End of June I went to stay at Hotel Mia Casa in Yerevan, a hotel which I can recomend to you very much. The shuttle service from the airport went well, the welcome at the reception very friendly, even though it was 3 o´clock in the night. From the outside it looks like visiting someone in a private home. And that´s maybe the idea of Mia Casa. Everything shall look like and feel like coming home, or coming to visit friends. That´s why the reception staff doesn´t wear uniform but casual clothing. The ceremony of breakfast feels like in a very friendly “Bed & Breakfast”, getting to know the always smiling kitchen staff. At first there was only instant coffee, which was a small shortage for coffee lovers. By asking about this, we were offered “Armenien coffee” immediately, and for the coming days without asking. When we experienced this, we noticed, that we could announce all our concerns. By talking about tours, we set the condition, that we would only go with an english speaking driver. So we ended up, making tours with Karen, the manager of the hotel. 2 filled days with many sightseeing around the country were on the agenda. We could ask many questions about the history and life today in Armenia. A big surprise was a coffee-picknick on a mountain road. Thank you Karen for this wonderful tours. When our flight to Tbilisi was canceled, again we found help at the hotel Mia Casa. So we realy can say that “Mia Casa in Yerevan is mia casa in Yerevan”. My house in Yerevan, that I hope to visit again soon.
The cleanliness of the rooms, the comfort and the equipment was well organized. When I needed onetime shavers, they had them at the reception, which a 5 Star hotel on the same trip did not have. I appreciatet the location of the hotel also with 10 points, because it is realy near the center. Only you have to be careful, from where you leave the center. The closest way is maybe from the Sayat Nova Avennue. We once made a mistake to walk from the Alek Manukyan Street, where there was lots of traffic, which would not have been necessary.
Hm, i did not take a photo from the hotel. Maybe because normaly I do not take fotos from my apartment too … Mia Casa 🙂
But I will add some photos from beautiful Armenia.
“I read the newspaper
to know what people are doing
and I read the bible
what people ought to be doing.”
John Henry Newman
(J. John in TEN, page 288)
“The God who made the world
and who gave us the Commandments
is still very much alive and active
in the world today.
This is still his world.”
(J. John in TEN, page 79)
“God´s call to us is
to love people and use things.
Covetousness inverts this disastrously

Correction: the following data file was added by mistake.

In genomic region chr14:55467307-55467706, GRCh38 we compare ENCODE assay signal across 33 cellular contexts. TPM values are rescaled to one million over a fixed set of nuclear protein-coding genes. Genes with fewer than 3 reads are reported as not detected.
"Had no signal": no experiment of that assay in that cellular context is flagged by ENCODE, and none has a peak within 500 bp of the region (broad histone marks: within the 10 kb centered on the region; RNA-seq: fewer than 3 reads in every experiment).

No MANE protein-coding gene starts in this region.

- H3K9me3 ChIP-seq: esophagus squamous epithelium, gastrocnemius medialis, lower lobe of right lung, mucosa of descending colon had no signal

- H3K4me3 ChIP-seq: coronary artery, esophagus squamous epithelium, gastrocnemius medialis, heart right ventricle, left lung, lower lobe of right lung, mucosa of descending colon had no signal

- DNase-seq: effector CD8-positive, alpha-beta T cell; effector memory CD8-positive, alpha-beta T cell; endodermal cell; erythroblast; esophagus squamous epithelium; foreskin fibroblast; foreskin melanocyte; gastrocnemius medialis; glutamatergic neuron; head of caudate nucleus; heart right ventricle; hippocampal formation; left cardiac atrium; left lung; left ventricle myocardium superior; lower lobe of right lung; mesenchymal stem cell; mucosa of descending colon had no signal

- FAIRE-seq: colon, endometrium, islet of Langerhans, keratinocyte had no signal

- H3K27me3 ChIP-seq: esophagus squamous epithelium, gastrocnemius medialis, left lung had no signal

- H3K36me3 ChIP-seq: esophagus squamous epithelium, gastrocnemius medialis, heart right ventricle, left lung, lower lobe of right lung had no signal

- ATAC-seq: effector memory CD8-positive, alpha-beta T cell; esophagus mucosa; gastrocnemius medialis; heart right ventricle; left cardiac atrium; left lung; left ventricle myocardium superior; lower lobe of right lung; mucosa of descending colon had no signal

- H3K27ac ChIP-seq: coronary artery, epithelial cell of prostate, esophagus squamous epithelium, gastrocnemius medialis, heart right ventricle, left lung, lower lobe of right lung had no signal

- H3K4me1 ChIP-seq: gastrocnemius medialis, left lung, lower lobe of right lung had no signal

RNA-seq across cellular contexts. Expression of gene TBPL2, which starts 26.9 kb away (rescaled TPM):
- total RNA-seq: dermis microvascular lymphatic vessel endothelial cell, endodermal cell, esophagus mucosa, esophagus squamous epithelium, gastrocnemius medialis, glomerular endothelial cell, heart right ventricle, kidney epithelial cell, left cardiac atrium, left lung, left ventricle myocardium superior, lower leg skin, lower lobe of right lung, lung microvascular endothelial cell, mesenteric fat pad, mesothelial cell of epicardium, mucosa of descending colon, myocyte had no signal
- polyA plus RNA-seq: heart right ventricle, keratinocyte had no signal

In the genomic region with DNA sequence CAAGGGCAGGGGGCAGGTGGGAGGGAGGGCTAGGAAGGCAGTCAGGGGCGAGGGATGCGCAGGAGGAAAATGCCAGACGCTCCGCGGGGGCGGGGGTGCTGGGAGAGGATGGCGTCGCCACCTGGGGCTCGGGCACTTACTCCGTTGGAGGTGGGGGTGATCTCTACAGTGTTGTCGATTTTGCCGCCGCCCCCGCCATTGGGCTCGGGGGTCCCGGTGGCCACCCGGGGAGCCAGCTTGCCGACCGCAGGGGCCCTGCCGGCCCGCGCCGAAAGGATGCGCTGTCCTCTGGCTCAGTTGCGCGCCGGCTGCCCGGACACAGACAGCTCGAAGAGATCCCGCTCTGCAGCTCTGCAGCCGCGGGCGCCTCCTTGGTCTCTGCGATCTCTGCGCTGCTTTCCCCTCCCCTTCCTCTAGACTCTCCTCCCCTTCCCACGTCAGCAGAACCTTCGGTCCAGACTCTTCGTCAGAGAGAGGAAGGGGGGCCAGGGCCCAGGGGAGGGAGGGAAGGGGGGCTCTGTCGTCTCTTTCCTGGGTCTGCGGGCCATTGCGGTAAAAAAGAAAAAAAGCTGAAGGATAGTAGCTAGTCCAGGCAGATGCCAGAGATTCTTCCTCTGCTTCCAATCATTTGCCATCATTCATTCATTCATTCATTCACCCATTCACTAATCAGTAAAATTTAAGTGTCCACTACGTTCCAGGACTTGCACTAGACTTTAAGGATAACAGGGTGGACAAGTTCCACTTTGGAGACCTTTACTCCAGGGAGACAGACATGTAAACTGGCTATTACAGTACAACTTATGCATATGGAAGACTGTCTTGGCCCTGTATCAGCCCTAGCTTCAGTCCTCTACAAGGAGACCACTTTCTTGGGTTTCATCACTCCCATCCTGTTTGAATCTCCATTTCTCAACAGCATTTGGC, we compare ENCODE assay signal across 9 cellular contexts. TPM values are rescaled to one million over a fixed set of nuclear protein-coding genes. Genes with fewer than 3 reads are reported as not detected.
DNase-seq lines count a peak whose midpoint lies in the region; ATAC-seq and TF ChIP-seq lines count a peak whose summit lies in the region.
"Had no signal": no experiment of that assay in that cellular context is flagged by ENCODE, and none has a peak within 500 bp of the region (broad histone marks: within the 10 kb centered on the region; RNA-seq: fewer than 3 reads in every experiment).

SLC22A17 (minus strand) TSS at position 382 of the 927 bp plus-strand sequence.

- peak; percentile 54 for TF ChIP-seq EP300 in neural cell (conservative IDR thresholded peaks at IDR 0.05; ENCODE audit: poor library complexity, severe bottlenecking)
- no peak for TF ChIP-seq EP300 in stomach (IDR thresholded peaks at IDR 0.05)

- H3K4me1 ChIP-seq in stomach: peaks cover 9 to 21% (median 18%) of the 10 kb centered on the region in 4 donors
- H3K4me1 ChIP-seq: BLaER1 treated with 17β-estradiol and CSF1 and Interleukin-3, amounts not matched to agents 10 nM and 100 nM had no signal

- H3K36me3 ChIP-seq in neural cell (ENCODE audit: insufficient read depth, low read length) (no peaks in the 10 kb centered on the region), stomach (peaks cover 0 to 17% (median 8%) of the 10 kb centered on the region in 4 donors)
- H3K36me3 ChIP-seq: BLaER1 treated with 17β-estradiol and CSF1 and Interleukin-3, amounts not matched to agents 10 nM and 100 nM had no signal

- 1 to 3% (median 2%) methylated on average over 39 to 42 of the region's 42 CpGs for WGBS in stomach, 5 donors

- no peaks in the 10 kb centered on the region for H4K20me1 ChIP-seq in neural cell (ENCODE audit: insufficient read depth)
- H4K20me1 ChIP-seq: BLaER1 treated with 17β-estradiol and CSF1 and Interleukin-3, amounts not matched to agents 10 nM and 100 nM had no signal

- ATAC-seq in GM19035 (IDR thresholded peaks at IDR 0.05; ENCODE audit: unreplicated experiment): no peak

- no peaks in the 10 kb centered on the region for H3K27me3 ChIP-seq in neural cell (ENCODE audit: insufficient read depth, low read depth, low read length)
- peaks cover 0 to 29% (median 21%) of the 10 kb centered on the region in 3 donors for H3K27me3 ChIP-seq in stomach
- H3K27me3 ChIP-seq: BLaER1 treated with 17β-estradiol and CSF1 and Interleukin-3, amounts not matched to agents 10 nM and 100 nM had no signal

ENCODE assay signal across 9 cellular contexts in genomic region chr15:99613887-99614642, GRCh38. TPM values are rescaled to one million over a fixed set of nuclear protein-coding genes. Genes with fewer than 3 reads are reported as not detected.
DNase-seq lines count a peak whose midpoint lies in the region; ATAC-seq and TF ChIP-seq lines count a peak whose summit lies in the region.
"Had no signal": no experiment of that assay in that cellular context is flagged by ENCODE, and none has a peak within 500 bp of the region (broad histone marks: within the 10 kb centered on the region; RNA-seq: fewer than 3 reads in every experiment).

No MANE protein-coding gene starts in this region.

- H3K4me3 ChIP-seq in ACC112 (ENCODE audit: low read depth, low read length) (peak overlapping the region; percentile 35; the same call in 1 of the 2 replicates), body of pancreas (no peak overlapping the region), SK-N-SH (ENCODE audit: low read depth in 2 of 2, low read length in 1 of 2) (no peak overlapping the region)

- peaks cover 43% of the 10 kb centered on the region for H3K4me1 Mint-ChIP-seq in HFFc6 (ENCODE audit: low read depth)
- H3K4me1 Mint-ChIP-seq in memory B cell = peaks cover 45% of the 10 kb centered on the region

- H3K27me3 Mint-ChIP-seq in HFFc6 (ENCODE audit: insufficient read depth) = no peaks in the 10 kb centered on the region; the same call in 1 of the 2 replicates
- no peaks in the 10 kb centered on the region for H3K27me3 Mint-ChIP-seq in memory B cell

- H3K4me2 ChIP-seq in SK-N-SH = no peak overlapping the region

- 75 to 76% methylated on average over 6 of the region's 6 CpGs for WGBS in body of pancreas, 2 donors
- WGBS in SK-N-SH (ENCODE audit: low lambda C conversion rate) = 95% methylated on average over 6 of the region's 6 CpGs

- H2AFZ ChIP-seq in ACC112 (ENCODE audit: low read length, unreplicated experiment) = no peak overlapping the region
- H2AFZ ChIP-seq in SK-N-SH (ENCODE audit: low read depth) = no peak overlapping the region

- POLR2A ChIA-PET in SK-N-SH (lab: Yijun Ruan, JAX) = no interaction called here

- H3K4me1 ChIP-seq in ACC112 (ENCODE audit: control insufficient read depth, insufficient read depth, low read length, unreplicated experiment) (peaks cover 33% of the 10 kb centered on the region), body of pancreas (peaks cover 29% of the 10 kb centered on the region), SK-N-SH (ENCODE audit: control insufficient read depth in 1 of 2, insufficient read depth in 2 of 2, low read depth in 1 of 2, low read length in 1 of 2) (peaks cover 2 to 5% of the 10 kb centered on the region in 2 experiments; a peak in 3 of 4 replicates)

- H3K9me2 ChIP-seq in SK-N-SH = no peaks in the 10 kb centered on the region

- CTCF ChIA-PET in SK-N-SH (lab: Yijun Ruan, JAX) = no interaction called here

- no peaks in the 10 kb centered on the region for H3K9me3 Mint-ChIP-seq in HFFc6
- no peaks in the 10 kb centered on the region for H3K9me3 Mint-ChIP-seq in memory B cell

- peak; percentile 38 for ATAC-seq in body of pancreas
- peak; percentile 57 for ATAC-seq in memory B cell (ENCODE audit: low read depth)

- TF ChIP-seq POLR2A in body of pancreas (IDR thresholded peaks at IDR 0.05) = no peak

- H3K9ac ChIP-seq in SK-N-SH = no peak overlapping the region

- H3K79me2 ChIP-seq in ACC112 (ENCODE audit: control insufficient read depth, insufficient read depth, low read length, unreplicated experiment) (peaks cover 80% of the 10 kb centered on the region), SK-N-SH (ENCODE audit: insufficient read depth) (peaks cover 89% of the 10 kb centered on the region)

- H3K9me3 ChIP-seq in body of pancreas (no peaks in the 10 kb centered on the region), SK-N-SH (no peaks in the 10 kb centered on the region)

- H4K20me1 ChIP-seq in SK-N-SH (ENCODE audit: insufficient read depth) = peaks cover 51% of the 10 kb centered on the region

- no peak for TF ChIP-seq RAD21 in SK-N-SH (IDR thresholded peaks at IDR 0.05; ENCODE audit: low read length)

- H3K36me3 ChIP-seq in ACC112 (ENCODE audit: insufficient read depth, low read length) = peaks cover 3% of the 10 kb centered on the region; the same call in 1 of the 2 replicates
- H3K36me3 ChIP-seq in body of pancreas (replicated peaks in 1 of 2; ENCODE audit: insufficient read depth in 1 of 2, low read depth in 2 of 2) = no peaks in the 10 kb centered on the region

so that we end up
loving things and using people.”
(J. John in TEN, page 43)
The first e-mail to Germany came officially in 1984. For me personally the age of e-mails came in May 1996.
That time I was working as the fireman on MV Doulos and we were on the way from Kuching to Kota Kinabalu. On May 8th the young IT-team trained us how to write and send e-mails.
This happened in the Library, below the bridge. We had already 8 computers there to write letters and search in the just arriving Internet.
On May 08th 1996 I wrote my first e-mails. The very first went to Susan in New York, the next ones to Edwin, John and Gilgian. The next day, May 09th 1996 I wrote to Jutta and Colin, May 10th to Pedro. All of them were former colleagues and friends from the ships ministry.
The first answer by e-mail came from Susan on May 10th 1996, Pedro followed on May 15th and Colin on May 25th.
Today it seems incredible to keep record on every e-mail I write or receive. But 20 years ago it was something real special, on May 08th in 1996.
In 1986 the city of Aleppo was declared a world heritage site, today Aleppo consists of ruins. 2013 was the last time, that I met my 3 friends from Aleppo. Since that time I did not hear from them and sometimes I wonder and ask myself:
Where are they now?
Are they sitll alive?
Do the live in a refugee camp?
Did they flee to Europe?
Do they have to fight in any Army?
And i wonder, if I will see them again, one day in Aleppo, as we agreed.
Peoplegroups who are now known as Amish, Hutterites and Mennonites have their roots in the Anabaptist movement of the 16th century. This movement started about at the same time in Germany, Switzerland, Austria and many other countries in Europe.
Beside the reformation of Luther in Germany, Calvin and Zwingli in Switzerland, today we can call the Anabaptists as the “third branch of reformation”.
Because of persecution they had to move all over Europe to escape their hunters. For a short time in history they found a save place to stay in Southern Moravia. Leonard from Liechtenstein was the Count of Mikulov and invited the Anabaptists to his Land. After a few decades they had to leave again and move on to Slovakia, Romania and to the Ukraine. From there they left Europe for Northern America, Australia and New Zealand.
If you learn history in an European school, you might not get to know any of this Story. Only lately there is a group of people, who is doing resarch on this topic.
Mikulov Castle today
And, Mikulov seems to be again a place of great Information. In the castle of Mikulov, you hear the story of the Liechtenstein-Family, including their relation to the Anabaptist movement. Balthasar Hubmaier and Jacob Hutter where among the leading persons. To be a leader in the church ment in the 16th century to die in young age.
Museum for Anabaptism in Lower Austria
In Austria there is already a museum about Anabaptism and many more public sites are recognised to have connections to the “third branch of reformation”.
Habansky museum in Vel´ke Levare, Slovakia
In Slovakia there are at least 2 villages where you find original houses made by Hutterites.